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severe headache
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severe headache

My doctor has done brain MRI, I have had bloodwork for infection and both came out fine. Dr suggested I go to the emergency room. They could not find cause either. I have severe headaches, usually started in right temple that wrap around my head, down the back of my neck and sometimes down to my waist. Most of the time it is just in my head. The worst ones hit after standing. They last approx 2-5 min, sometimes every 20-30 min. Anyone have any suggestion besides eye exam and neurology appt??
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Thanks for using the forum. I am happy to address your questions, and my answer will be based on the information you provided here. Please make sure you recognize that this forum is for educational purposes only, and it does not substitute for a formal office visit with a doctor.

Without the ability to examine and obtain a history, I can not tell you what the exact cause of the symptoms is. However I will try to provide you with some useful information.

There are many types of headaches primary ones (e.g., migraines) and secondary headaches (e.g., mass, etc). Primary headache disorders are much more common than secondary ones. There are several primary headache disorders, over 50 different types.  For example, migraines, which usually a pulsating throbbing one-sided pain with nausea and discomfort in bright lights that lasts several hours. Another type is cluster headaches, which are sharp pains that occur around and behind the eye often at night and are associated with tearing of the eye and running of the nose. In primary stabbing headache, sharp or jabbing pain in the head occur, either as a single stab or a series of brief repeated volleys of pain. Primary stabbing headache often occurs in people with migraine. The pain itself generally lasts a fraction of a second but can last for up to one minute in some people. Another type of stabbing headache is called paroxysmal hemicrania. This is marked by episodes of stabbing or sharp pains that occur on one side of the head and may be associated with eye tearing or runny nose. Episodes may occur several times and last 30 seconds to a minute. Yet another type of stabbing headache is abbreviated SUNCT; 100s of stabbing pains lasting seconds occur and are associated with red eye and tearing.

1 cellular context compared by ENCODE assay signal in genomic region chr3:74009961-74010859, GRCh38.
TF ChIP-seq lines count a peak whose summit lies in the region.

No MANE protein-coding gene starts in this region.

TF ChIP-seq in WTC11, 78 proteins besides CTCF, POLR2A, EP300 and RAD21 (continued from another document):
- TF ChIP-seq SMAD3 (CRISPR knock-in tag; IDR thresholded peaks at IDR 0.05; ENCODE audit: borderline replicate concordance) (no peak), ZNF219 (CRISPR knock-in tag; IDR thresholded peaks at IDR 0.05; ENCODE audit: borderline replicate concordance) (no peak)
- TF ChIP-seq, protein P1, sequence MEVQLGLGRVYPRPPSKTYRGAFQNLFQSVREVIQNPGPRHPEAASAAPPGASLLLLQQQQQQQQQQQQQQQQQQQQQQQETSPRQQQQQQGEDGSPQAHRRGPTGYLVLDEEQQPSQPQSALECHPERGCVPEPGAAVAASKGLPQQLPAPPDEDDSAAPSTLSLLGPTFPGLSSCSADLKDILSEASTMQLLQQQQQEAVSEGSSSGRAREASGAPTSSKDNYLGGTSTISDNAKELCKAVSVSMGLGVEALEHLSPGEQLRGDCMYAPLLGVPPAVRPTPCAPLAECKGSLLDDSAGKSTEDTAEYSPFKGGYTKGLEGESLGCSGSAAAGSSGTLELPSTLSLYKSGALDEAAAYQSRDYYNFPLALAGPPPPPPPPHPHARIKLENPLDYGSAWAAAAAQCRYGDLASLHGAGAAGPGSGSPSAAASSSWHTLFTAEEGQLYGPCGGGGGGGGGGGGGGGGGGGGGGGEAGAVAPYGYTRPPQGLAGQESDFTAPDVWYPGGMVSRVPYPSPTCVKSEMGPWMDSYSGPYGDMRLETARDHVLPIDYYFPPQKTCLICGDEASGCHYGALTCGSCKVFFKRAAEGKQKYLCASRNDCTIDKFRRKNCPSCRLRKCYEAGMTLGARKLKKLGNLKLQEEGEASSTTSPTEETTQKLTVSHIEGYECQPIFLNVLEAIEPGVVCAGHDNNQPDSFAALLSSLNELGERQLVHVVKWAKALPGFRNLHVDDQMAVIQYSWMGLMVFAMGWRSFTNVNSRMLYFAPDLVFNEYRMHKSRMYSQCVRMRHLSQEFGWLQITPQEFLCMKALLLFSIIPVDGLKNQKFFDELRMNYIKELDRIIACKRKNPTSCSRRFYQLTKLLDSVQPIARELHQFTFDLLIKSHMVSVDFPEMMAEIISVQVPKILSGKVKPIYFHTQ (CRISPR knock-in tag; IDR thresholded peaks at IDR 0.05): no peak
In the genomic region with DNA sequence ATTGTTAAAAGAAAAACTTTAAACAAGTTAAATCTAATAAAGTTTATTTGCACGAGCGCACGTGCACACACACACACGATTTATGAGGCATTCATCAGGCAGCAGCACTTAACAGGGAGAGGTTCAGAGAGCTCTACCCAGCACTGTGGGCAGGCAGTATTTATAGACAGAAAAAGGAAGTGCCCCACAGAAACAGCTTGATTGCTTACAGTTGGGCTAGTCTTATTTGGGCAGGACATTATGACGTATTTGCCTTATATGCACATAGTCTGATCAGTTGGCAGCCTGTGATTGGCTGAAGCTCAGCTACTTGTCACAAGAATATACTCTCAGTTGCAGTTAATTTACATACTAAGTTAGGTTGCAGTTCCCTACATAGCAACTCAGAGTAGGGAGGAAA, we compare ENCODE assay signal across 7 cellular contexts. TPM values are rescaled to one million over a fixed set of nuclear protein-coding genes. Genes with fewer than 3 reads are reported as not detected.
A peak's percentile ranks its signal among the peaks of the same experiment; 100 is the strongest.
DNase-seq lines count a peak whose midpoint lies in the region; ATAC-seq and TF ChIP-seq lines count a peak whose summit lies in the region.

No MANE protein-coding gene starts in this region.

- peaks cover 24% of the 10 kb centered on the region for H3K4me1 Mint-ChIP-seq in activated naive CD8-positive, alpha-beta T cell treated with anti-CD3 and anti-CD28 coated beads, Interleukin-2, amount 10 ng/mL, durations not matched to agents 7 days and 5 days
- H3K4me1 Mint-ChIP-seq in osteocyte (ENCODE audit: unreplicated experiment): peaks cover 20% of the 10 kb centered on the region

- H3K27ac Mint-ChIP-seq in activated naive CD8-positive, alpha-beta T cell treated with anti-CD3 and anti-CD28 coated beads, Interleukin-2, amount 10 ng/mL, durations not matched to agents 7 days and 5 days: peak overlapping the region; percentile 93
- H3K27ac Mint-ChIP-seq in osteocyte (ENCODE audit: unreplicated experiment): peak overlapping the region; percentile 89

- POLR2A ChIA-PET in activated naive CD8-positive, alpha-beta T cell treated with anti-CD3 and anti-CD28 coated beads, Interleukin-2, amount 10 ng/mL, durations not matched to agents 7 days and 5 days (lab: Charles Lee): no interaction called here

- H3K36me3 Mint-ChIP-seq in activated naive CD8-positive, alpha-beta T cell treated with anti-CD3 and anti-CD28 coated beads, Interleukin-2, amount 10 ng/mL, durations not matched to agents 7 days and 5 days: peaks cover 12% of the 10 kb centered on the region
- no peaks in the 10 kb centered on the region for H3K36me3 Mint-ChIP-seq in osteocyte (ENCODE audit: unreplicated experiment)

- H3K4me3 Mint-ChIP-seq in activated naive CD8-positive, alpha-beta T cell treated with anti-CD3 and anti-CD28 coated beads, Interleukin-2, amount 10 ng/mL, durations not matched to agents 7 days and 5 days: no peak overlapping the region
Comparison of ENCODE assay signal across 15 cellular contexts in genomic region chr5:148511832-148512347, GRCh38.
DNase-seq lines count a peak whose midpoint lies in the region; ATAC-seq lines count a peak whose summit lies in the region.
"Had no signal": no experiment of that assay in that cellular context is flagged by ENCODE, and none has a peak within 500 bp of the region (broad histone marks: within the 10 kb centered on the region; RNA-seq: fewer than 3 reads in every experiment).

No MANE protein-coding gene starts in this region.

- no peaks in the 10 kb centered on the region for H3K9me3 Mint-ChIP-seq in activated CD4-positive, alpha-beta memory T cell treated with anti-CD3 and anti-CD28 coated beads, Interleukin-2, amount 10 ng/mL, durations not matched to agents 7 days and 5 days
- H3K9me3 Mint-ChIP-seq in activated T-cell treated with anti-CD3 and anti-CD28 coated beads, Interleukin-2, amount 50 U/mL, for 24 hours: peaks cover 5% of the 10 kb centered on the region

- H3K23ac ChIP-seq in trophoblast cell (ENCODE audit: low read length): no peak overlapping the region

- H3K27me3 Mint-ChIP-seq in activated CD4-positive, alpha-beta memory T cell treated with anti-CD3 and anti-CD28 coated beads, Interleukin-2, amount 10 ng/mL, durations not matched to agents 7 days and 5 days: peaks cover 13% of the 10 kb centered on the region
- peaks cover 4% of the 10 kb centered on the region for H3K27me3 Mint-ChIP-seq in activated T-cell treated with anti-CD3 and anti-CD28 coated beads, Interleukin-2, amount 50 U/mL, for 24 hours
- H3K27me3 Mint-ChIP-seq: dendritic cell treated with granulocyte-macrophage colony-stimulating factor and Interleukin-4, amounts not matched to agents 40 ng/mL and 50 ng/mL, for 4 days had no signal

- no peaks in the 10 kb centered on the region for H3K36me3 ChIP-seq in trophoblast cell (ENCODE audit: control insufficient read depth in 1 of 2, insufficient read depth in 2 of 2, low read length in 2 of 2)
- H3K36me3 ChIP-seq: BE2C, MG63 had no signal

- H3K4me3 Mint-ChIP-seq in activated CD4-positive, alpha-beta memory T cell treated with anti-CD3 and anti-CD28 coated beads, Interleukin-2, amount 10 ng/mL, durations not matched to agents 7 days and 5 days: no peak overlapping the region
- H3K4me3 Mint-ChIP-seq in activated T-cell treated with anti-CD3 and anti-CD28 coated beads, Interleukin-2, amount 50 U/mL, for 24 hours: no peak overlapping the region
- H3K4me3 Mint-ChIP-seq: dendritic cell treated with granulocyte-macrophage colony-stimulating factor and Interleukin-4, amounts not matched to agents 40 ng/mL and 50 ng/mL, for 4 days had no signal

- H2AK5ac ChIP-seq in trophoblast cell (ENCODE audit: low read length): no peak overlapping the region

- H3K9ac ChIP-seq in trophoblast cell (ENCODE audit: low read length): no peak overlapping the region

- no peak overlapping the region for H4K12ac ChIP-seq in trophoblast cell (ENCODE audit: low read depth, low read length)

Regarding a secondary headache, intracranial hypotension is a headache that improves when a person lies down and worsens with sitting up.

Causes of neck pain associated with headache are cervicogenic headache and occipital neuralgia.

Cervicogenic headache is a headache that is "referred" to the head from bony structures, muscles, and other soft tissue in the neck and shoulders. Symptoms are usually one-sided and include: precipitation of head pain by neck movement or awkward neck positions, head pain when external pressure is applied to the neck or occipital region, restricted range of motion of the neck, and neck, shoulder and arm pain. Treatment for cervicogenic headache includes physical therapy, medications, behavioral therapy, and other modalities.

Occipital neuralgia is caused by irritation or injury to two nerves that run from the upper neck to the back of the head. The irritation could be due to  neck trauma, pinching of the nerves (by muscles or arthritis), and other causes. Symptoms include a piercing sharp pain that travels from the upper neck to the back of the head and behind the ears. It is usually a one sided pain but can be on both sides of the head. Treatment includes physical therapy, medications, and in some cases injections, "nerve blocks", during which a physician injects the irritated nerves with an anesthetic.

Without further information about your headache, it is difficult to provide you with adequate information. However, it is important for you to understand that if you have not experienced headaches in the past and you are now having new head pains, seeing a neurologist is a good idea, just to make sure there is nothing serious causing this pain. Imaging of the brain and sometimes then neck may be indicated depending on your exact symptoms, your physical examination, and other factors.

I would suggest that you have obtain a neurological appointment and also an ophthalmology appointment.

Thank you for this opportunity to answer your questions, I hope you find the information I have provided useful, good luck.
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